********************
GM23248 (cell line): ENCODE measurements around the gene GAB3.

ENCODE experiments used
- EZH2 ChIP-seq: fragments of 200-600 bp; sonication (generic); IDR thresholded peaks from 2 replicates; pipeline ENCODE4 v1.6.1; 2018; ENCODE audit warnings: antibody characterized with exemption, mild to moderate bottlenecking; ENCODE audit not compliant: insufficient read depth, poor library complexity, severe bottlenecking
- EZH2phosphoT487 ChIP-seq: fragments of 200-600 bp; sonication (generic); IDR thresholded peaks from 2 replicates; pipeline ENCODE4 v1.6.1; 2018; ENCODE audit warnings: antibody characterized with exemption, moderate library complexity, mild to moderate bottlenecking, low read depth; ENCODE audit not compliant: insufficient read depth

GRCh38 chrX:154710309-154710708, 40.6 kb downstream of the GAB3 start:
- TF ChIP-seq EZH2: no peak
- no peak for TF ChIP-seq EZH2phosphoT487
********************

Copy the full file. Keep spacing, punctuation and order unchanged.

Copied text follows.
GM23248 (cell line): ENCODE measurements around the gene GAB3.

ENCODE experiments used
- EZH2 ChIP-seq: fragments of 200-600 bp; sonication (generic); IDR thresholded peaks from 2 replicates; pipeline ENCODE4 v1.6.1; 2018; ENCODE audit warnings: antibody characterized with exemption, mild to moderate bottlenecking; ENCODE audit not compliant: insufficient read depth, poor library complexity, severe bottlenecking
- EZH2phosphoT487 ChIP-seq: fragments of 200-600 bp; sonication (generic); IDR thresholded peaks from 2 replicates; pipeline ENCODE4 v1.6.1; 2018; ENCODE audit warnings: antibody characterized with exemption, moderate library complexity, mild to moderate bottlenecking, low read depth; ENCODE audit not compliant: insufficient read depth

GRCh38 chrX:154710309-154710708, 40.6 kb downstream of the GAB3 start:
- TF ChIP-seq EZH2: no peak
- no peak for TF ChIP-seq EZH2phosphoT487